Wildest Dreams [H.S.]

It is the first day of senior year and Barbara Stewart has planned exactly how she is going to tackle the next ten months. What she did not plan was for the new kid to be a snake eyed nonchalant punk with a bit too many tattoos and a certain interest in her.


8. Eight

“So what is up with you and the new guy?” Jennifer asks and closes her gym-locker. I shrug my shoulders, “Nothing really.” 

“So you did not skip photography to walk him around the school?” 

I sigh and look at her, “I did. But nothing is going on. Matter of fact I think he is dating Juliane.” 

“Juliane who? Summers?” Jennifer spits in disbelief. 

I nod. 

“No way!” She says a bit too loudly and I fast tell her to keep it down. I do not want someone to overhear our conversation. Rumours travel like a fire in this school. 

“I saw them in the parking lot. Alone.” I explain, “Juliane seemed happy to see him and Harry did not seem less excited.” That is not completely true, but close to what I saw, and therefore I do not consider it an actual lie. 

Jennifer sighs, “Why always the cheerleaders? Why not us swimmers?” 

“You. I am not a swimmer,” I remind her. 

“Yes you are. You are here now,” her eyes wander down my bath suit covered body. Jennifer is a good swimmer and she has always been, but this year she had gotten tired of swimming alone, and therefore asked me to take swim classes with her after our school days. That is how I ended up here, standing half naked and bare feet of slippery stone floors.
The question lingers in my head as we walk out the doors and into the chlorine smelling pool room.
Why always the cheerleaders? Why always the popular girls? Can’t real life for once just be like a young adult novel, where the wanted guy falls for the ordinary girl. Somehow those stories only appear in Twilight-like books. 

“Hurry up girls,” our coach demands and snaps her fingers a couple times. We rush across the wet floors, without running. There are strict rules against running, and Coach Mondy takes them very seriously. 

The swimming lesson is as horrible as usual. I have never been a great swimmer, and coach Mondy (as well as the rest of the team) is very well aware of that. I will never make it to the competitions - not that I want to, but I am the only one who does not compete on the team and it leaves me a bit like the only dog between wolves. We swim for two short hours, until the whistle blows and we are ordered back into the changing rooms. 

“Remember to hit the showers!” Coach Mondy says as she sends us off. 



The water is warm against my naked body and I slowly work the shampoo into my hair. “So what are we doing this weekend?” Jennifer asks, and my eyes flutter open. She steps into the shower with a towel wrapped around her body.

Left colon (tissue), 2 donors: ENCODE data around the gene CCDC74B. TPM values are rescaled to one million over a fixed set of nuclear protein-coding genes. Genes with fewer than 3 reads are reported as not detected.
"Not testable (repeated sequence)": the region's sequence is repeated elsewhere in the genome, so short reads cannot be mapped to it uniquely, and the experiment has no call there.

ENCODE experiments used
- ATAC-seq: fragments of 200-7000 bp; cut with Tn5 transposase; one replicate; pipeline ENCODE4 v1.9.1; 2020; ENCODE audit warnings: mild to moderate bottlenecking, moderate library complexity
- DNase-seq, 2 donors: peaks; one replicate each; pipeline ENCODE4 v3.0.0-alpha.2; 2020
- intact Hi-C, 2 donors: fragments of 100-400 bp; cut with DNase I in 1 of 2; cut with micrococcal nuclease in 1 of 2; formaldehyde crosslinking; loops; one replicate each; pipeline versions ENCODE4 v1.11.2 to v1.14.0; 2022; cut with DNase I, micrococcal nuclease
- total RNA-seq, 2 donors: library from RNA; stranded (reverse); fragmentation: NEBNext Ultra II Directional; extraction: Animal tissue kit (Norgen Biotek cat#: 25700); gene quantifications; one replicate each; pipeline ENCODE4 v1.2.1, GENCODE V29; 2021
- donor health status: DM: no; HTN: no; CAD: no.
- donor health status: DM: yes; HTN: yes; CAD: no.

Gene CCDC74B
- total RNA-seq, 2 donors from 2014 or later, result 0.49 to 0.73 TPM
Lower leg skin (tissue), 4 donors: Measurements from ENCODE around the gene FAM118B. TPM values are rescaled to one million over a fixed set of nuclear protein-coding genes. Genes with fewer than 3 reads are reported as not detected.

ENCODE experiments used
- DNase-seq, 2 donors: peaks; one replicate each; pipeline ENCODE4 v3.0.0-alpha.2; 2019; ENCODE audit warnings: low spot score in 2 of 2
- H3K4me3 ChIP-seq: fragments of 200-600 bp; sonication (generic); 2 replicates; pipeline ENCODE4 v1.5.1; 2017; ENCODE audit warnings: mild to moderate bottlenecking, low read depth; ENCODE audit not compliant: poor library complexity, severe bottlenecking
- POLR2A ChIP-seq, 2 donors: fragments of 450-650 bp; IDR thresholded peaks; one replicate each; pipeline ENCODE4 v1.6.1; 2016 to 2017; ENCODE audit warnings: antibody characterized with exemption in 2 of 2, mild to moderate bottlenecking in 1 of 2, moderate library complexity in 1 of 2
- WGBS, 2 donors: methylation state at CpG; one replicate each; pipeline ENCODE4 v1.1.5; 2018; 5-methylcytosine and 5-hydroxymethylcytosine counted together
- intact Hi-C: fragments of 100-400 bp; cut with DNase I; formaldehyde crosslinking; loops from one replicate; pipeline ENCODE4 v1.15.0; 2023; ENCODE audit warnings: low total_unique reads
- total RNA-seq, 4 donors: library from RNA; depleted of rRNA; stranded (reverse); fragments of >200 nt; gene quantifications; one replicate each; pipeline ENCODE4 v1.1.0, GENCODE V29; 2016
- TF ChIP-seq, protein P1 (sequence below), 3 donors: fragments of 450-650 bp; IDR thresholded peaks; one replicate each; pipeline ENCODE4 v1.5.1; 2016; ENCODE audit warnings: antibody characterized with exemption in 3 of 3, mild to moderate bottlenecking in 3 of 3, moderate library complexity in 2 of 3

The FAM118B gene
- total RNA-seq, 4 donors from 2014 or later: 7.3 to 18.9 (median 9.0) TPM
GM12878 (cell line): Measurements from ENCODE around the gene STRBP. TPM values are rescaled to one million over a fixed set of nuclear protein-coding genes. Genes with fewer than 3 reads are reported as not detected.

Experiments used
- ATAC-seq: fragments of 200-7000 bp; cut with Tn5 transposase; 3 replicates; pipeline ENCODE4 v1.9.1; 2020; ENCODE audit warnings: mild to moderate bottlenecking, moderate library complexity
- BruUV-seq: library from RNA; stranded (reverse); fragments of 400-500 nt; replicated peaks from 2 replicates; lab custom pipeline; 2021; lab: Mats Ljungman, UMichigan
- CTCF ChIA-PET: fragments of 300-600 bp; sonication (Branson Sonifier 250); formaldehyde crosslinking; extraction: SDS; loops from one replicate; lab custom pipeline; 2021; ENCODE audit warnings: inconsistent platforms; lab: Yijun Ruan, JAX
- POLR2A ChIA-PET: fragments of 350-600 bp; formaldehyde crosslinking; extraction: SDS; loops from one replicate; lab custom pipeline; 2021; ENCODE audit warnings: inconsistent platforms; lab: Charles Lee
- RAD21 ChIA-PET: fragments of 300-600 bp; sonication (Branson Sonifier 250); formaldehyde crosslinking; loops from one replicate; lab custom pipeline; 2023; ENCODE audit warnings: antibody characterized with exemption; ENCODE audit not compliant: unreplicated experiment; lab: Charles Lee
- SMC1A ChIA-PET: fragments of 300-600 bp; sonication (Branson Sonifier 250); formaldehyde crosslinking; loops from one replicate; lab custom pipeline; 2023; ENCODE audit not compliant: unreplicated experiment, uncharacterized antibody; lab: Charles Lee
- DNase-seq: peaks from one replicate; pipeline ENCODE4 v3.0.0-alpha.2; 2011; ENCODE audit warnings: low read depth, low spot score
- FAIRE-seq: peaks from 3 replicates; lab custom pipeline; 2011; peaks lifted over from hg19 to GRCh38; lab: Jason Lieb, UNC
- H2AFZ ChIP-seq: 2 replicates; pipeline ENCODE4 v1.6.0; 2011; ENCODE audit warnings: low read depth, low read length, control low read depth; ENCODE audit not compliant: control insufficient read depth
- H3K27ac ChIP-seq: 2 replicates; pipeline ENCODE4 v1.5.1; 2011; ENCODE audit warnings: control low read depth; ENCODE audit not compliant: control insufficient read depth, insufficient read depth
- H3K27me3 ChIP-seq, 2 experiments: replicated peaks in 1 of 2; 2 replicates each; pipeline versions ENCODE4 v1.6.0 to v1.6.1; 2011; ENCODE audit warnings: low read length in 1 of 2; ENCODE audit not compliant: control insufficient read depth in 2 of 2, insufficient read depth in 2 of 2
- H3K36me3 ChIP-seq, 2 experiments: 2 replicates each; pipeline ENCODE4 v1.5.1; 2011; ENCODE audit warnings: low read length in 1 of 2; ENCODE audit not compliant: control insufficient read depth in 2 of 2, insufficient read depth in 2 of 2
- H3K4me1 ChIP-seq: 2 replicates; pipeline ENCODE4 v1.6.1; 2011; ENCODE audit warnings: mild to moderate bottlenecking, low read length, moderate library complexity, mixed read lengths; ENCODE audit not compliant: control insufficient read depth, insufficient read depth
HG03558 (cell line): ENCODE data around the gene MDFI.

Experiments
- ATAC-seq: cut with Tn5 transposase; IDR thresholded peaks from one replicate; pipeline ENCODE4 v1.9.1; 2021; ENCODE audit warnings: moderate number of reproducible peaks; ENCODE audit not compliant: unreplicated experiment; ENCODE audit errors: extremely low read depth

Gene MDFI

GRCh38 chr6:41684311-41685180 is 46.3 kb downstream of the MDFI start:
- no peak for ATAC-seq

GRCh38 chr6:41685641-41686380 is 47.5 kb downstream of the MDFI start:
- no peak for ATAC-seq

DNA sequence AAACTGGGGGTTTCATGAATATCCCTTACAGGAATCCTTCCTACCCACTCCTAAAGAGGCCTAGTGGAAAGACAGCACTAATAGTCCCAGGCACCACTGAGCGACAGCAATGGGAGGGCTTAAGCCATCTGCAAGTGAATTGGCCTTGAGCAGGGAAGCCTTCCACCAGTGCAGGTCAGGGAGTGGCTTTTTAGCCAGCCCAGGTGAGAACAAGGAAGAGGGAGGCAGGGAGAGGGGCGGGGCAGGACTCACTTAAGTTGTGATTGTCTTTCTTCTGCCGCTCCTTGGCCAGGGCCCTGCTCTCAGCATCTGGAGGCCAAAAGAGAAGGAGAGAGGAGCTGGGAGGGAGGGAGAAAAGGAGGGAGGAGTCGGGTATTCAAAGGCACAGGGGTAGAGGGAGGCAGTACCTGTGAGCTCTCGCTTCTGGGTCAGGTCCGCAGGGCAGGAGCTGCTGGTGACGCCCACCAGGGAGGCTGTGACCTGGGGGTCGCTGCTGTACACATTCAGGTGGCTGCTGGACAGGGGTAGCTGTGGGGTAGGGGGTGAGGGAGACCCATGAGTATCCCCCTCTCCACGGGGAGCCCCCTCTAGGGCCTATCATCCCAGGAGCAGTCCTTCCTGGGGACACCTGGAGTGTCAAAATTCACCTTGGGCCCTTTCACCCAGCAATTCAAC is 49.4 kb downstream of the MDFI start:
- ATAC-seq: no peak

“I didn’t know we had plans?” 

“No, that’s the point. What are we doing?” She removes the towel and hangs it on one of the black hangers. Jennifer has a nice body. Slim muscular legs, that are much longer than mine. She does not have much waist, but is gifted with a pair of attention-catching boobs. They are not enormous, but just about the size that sends every girl off with a sting of jealousy. Me included.
Her skin tone is fair and somehow the paleness makes her light brown eyes stand our beautifully.

“We could always go to K?” I suggest. K is a bar in East Haven that always looks away when we enter. They have never once checked our ID’s, well aware of the fact that we are under the age of twenty-one. 

Jennifer turns on the water, “I was thinking something private.” 

“I am not sure there is anything.” 

“Of course there is. It is the first weekend after summer.”

“Well yes, there is always Anne-Marie’s annual party.” I say and close my eyes again, moving my hands back to my hair. Anne-Marie Harper is one of the cheerleaders and she is a close friend of Juliane. We girls are not officially invited, but we have attended since sophomore year and we have never been kicked out. Everyone at the school is unofficially welcome, so it is an option.  

“Yes, I just thought that maybe we should do something more exciting. It is after all our last year here,” Jennifer says. 

“Mmhm,” I reply distantly. 

“But then again, there are many more weekends to come this year and maybe we should hold on to traditions.” Jennifer is speaking her thoughts out loud and does not need my view nor opinion, she has already made up her mind. We are going to Anne-Marie Harper’s annual “Welcome back to school”-party. A party to remind us all that she is a part of the elite and the only reason she is not attending Holy Cross, is because of her parents lack of religious faith.

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